Syncopated Systems
Seriously Sound Science

On the Formatting of Dates

The Problem With Dates

As the ability of people to communicate across national and cultural borders increases, so does the potential of miscommunication, especially for simple and often-abbreviated elements such as dates. This potential for error is well-summarized by Lloyd Honomichl of Lionbridge on the World Wide Web Consortium (W3C) Web site at < > (note the use of MLA format here to encapsulate the URL); there, Honomichl writes:

"Visitors to a web site from varying locales may be confused by date formats. The format MM/DD/YY is unique to the United States. Most of Europe uses DD/MM/YY. Japan uses YY/MM/DD. The separators may be slashes, dashes or periods. Some locales print leading zeroes, others suppress them. If a native Japanese speaker is reading a US English web page from a web site in Germany that contains the date 03/04/02 how do they interpret it?"

Because of the diversity of the world's people, there is unfortunately no single solution that fits the bill perfectly. However, the International Organization for Standardization's ISO 8601:2000 International Date Format has gained acceptance with the W3C, though it has now been superseded by ISO 8601:2004.

ISO 8601 International Date Format

The ISO 8601 date format (described in more detail on Wikipedia) provides the year, month and day in that order and in all-numerical form using common Arabic numerals. Each field is of fixed length, using four characters to represent the year, two characters for the month, and two for the day. The fields are separated (or "delimited", as we often say in the computer biz) by hyphens. The year, if before year zero (the "epoch" year), is preceded by a minus sign (commonly represented using another hyphen); otherwise, the year may or may not be preceded by a plus sign.

Using these formating rules, today's date (for example) would be represented as "2006-07-18" or "+2006-07-18". Including a universal time code (U.T.C.) time stamp, this representation would become "2006-07-18T23:18:05Z". (The "T" separates the date from the time and "Z" indicates that the time zone is U.T.C. or "zulu time".)

Note that the use of minus and (optionally) plus signs are analogous to the use of the terms "before common era" ("B.C.E.") and "common era" ("C.E."), respectively. These terms were introduced into common usage roughly around the year 2000, when they replaced "Before Christ" ("B.C.") and "Anno Domini" (Latin meaning "year of our lord", abbreviated "A.D."), respectively.

Practical Modifications

Overall, I like the ISO 8601 date format because most of the world's people read left-to-right and the ISO format's left-to-right lexicographical ordering enables easy data traversal from "most significant" to "least significant" data (a notation often referred to in the computer biz as "big-endian", a term borrowed from the book Gulliver's Travels), allowing computers to do easy string-based sorting into chronological order.

Reserve Hyphens

However, I prefer not to use the hyphen character ("-") as field delimiter, instead reserving its use to prefix negative years (as a "minus sign") and to indicate spans of dates and times.


In place of the hyphen, I substitute another character such as period ("."), slash ("/") or space, depending on the application. Using slash delimiters, I would modify the ISO representation of today's date to "2006/07/18" or "+2006/07/18".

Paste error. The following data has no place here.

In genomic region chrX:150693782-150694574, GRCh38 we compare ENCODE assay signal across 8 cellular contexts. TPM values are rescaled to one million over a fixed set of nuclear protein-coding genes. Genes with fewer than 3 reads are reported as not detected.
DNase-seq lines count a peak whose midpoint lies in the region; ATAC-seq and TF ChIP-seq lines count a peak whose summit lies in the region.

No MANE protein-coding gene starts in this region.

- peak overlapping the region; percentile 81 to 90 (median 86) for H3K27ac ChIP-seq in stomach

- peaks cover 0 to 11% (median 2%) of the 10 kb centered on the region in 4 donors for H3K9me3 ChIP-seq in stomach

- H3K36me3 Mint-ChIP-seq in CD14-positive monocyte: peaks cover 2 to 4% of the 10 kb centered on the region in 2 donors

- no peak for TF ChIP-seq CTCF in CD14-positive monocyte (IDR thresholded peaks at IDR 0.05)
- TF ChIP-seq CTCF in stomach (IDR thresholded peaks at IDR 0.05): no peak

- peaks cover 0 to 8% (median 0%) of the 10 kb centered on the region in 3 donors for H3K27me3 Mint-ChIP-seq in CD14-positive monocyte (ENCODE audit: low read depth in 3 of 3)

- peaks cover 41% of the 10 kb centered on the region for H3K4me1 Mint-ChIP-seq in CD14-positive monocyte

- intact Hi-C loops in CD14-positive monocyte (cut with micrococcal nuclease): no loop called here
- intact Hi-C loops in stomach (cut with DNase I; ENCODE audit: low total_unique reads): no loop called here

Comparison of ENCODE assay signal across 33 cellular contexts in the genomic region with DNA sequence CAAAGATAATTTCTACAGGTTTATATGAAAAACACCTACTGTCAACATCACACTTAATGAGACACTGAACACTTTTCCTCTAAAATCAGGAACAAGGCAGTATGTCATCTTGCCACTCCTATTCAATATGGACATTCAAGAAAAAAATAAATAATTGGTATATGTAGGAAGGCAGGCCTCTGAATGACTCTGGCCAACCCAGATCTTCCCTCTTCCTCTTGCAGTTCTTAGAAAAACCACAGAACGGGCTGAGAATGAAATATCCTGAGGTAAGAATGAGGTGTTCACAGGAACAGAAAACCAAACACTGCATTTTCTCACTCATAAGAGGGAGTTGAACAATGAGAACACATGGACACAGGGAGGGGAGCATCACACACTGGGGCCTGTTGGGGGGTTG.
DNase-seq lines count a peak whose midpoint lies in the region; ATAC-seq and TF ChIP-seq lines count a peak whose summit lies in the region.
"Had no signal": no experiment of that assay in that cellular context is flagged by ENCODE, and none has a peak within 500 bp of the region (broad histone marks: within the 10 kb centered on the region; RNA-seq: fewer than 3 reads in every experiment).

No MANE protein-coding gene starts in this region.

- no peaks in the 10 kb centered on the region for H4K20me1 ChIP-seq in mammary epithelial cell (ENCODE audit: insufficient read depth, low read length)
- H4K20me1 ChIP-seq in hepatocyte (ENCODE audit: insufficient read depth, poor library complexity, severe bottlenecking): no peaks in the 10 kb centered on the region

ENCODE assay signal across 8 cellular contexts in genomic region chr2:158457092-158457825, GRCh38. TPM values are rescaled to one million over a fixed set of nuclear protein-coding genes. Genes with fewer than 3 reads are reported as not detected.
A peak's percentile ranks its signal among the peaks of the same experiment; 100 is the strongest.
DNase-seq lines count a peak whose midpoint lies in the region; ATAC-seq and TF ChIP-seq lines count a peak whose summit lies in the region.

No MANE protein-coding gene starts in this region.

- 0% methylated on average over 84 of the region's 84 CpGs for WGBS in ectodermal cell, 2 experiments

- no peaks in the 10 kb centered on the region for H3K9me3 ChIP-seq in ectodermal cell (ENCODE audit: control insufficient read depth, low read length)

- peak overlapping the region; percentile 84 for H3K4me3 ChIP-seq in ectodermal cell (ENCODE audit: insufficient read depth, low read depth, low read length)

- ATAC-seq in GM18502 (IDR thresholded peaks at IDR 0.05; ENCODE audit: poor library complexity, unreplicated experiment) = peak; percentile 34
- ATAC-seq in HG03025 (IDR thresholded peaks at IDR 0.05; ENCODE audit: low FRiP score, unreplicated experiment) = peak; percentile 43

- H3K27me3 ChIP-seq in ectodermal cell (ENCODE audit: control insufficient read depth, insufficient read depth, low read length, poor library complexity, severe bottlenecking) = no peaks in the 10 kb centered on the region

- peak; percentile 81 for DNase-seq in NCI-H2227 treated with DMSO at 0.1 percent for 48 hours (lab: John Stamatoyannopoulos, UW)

Indicating Spans

Using this notation, I could then indicate spans of time such as, say, for example, Ronald Reagan's lifetime (according to Wikipedia) as "1911/02/06-2004/06/05". For shorter spans of time, I allow myself to use a shorthand notation omitting fields that would be duplicated in the ending date, so a span of "2006/07/11-2006/07/25" could be represented simply and clearly as "2006/07/11-25"; using the same principle, spans across months (that do not cross years) could be represented as "2006/07/14-08/25", while still conveying meaning with the fewest characters.


When using modern computers having file systems that allow long file names, I often prefix file or directory names with their dates of creation so that I may more easily find them later. File systems, however, historically and generally now use the period character ('.') to delimit the file name extension (the suffix that some operating systems use to identify with which program to process file's data). To delimit directory names Unix-based computers use the slash character ("/") and DOS-based computers use the backward slash character ("back slash", "\"). So, for this application, I delimiter date fields using a space character. (Computer programs sometimes prefix space with a backward slash, as "\ ", or represent space as its ASCII hexadecimal value prefixed by a percent sign, as "%20").


The data in the basic ISO date format may be made self-delimiting by replacing the representation of each month with a single corresponding Roman letter, preferably from the lower case. (To avoid confusion with similar Arabic numerals, the letters "I", "L", "O" and "S" should not be used; see the table below.) Using this format, today's date would be represented as "2006g18". (Syncopated uses this format when posting articles on its Web site, appending an extra letter to facilitate posting multiple articles on a given day.)

Alternate Representations of Months



Because improvements in global communication technology are likely to continue well into the foreseeable future, the practice of recording date and time data from "most significant" to "least significant" (with respect to left and right) should be used diligently wherever practical, whether the data is originally intended for international publication or not. The use of hyphen characters ('-') as field delimiters should be avoided, though their use to indicate spans should be encouraged.